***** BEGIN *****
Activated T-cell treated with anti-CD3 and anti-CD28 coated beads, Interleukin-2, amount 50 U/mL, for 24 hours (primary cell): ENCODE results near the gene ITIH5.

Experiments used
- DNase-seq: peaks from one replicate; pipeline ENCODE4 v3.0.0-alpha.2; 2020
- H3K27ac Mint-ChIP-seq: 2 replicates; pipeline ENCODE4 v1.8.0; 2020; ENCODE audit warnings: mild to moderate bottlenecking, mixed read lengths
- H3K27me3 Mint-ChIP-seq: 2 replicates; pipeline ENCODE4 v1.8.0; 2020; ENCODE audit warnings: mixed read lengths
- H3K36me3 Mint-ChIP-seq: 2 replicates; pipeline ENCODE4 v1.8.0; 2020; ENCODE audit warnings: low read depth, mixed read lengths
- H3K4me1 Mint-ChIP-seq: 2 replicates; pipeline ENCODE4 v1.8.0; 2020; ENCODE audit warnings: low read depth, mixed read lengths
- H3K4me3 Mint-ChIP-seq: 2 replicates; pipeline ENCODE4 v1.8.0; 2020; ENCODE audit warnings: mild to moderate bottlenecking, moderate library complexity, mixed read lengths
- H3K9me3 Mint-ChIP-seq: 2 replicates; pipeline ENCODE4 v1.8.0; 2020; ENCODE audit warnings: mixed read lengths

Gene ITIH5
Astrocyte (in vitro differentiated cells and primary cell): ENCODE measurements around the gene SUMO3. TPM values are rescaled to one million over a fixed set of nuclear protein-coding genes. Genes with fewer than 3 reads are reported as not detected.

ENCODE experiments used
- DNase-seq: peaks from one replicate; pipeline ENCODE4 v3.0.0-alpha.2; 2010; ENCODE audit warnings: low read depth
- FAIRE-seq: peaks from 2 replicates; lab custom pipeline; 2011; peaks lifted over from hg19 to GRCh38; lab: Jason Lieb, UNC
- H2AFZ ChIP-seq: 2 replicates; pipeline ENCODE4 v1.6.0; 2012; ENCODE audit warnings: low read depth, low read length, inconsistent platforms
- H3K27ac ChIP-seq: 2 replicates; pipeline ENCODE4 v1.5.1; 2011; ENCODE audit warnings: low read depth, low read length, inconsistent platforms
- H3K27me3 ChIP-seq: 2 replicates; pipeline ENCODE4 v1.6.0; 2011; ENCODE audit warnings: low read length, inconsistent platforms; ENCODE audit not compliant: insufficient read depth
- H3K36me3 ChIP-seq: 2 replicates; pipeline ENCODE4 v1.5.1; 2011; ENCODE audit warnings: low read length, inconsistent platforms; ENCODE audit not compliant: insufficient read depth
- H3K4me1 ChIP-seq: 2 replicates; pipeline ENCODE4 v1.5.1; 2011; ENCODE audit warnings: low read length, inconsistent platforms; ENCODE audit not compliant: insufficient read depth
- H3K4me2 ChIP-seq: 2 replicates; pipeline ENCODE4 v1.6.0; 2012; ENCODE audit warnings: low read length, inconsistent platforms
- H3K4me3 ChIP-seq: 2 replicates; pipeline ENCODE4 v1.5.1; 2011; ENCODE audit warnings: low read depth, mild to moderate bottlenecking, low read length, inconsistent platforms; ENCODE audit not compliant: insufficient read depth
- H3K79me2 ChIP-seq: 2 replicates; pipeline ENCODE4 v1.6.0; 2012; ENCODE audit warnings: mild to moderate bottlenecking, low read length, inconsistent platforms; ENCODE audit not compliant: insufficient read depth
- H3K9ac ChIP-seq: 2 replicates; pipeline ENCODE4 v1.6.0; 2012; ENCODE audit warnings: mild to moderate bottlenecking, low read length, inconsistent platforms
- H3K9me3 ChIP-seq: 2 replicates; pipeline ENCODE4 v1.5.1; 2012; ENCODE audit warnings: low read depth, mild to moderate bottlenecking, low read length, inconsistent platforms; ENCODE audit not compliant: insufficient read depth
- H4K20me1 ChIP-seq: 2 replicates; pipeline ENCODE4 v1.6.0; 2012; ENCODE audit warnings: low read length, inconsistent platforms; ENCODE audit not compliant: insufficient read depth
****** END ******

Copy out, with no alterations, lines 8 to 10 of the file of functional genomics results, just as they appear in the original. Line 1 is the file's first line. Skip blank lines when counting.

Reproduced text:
- H3K4me3 Mint-ChIP-seq: 2 replicates; pipeline ENCODE4 v1.8.0; 2020; ENCODE audit warnings: mild to moderate bottlenecking, moderate library complexity, mixed read lengths
- H3K9me3 Mint-ChIP-seq: 2 replicates; pipeline ENCODE4 v1.8.0; 2020; ENCODE audit warnings: mixed read lengths

Gene ITIH5